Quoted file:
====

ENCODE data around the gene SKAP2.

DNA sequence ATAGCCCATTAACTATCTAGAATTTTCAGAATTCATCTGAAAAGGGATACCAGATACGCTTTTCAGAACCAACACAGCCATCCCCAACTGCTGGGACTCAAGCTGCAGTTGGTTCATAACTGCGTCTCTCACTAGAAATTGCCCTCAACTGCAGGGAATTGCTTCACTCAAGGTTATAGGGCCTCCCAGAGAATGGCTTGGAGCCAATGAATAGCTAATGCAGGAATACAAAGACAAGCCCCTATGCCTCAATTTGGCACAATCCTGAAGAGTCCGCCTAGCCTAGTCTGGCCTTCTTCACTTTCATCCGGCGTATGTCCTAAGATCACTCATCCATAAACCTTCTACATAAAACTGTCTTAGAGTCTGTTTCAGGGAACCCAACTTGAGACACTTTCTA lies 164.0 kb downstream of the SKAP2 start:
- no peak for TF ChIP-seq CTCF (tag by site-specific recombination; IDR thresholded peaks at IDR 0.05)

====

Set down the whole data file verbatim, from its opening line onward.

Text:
ENCODE data around the gene SKAP2.

DNA sequence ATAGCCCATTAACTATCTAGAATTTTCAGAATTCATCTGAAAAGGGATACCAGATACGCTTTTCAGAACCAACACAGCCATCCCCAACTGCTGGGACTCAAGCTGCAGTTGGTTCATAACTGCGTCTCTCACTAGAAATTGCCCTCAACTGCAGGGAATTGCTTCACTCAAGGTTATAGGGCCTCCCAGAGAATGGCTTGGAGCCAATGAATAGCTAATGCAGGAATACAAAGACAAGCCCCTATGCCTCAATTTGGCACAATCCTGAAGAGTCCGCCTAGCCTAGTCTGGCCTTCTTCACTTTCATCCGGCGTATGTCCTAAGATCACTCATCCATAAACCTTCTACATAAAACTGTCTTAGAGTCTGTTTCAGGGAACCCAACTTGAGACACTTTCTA lies 164.0 kb downstream of the SKAP2 start:
- no peak for TF ChIP-seq CTCF (tag by site-specific recombination; IDR thresholded peaks at IDR 0.05)